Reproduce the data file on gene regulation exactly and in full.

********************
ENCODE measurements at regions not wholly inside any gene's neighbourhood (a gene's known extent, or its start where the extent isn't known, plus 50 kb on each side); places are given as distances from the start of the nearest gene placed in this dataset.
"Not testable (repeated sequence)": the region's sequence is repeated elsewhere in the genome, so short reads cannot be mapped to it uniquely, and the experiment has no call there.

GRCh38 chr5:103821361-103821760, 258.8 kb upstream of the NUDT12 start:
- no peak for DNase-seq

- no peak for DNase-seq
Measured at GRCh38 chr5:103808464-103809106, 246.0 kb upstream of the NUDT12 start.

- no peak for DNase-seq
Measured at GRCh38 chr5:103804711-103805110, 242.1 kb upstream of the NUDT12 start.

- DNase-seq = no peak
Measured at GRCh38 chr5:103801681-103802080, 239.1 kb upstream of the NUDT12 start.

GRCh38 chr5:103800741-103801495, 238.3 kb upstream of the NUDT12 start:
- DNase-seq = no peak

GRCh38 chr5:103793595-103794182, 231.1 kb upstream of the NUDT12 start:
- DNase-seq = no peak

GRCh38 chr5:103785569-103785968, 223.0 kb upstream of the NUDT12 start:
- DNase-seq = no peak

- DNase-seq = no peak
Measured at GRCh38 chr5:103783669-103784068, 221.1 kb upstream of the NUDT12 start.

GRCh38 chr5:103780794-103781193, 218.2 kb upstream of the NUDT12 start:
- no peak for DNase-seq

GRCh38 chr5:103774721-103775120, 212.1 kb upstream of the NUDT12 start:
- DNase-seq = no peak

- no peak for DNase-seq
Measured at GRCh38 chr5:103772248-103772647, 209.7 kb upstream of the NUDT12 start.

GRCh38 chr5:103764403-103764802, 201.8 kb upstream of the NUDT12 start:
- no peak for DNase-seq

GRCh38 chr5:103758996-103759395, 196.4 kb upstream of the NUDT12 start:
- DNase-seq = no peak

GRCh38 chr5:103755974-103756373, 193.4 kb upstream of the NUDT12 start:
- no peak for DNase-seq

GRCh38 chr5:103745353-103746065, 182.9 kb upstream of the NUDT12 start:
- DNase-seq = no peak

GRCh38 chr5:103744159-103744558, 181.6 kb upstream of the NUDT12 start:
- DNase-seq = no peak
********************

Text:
ENCODE measurements at regions not wholly inside any gene's neighbourhood (a gene's known extent, or its start where the extent isn't known, plus 50 kb on each side); places are given as distances from the start of the nearest gene placed in this dataset.
"Not testable (repeated sequence)": the region's sequence is repeated elsewhere in the genome, so short reads cannot be mapped to it uniquely, and the experiment has no call there.

GRCh38 chr5:103821361-103821760, 258.8 kb upstream of the NUDT12 start:
- no peak for DNase-seq

- no peak for DNase-seq
Measured at GRCh38 chr5:103808464-103809106, 246.0 kb upstream of the NUDT12 start.

- no peak for DNase-seq
Measured at GRCh38 chr5:103804711-103805110, 242.1 kb upstream of the NUDT12 start.

- DNase-seq = no peak
Measured at GRCh38 chr5:103801681-103802080, 239.1 kb upstream of the NUDT12 start.

GRCh38 chr5:103800741-103801495, 238.3 kb upstream of the NUDT12 start:
- DNase-seq = no peak

GRCh38 chr5:103793595-103794182, 231.1 kb upstream of the NUDT12 start:
- DNase-seq = no peak

GRCh38 chr5:103785569-103785968, 223.0 kb upstream of the NUDT12 start:
- DNase-seq = no peak

- DNase-seq = no peak
Measured at GRCh38 chr5:103783669-103784068, 221.1 kb upstream of the NUDT12 start.

GRCh38 chr5:103780794-103781193, 218.2 kb upstream of the NUDT12 start:
- no peak for DNase-seq

GRCh38 chr5:103774721-103775120, 212.1 kb upstream of the NUDT12 start:
- DNase-seq = no peak

- no peak for DNase-seq
Measured at GRCh38 chr5:103772248-103772647, 209.7 kb upstream of the NUDT12 start.

GRCh38 chr5:103764403-103764802, 201.8 kb upstream of the NUDT12 start:
- no peak for DNase-seq

GRCh38 chr5:103758996-103759395, 196.4 kb upstream of the NUDT12 start:
- DNase-seq = no peak

GRCh38 chr5:103755974-103756373, 193.4 kb upstream of the NUDT12 start:
- no peak for DNase-seq

GRCh38 chr5:103745353-103746065, 182.9 kb upstream of the NUDT12 start:
- DNase-seq = no peak

GRCh38 chr5:103744159-103744558, 181.6 kb upstream of the NUDT12 start:
- DNase-seq = no peak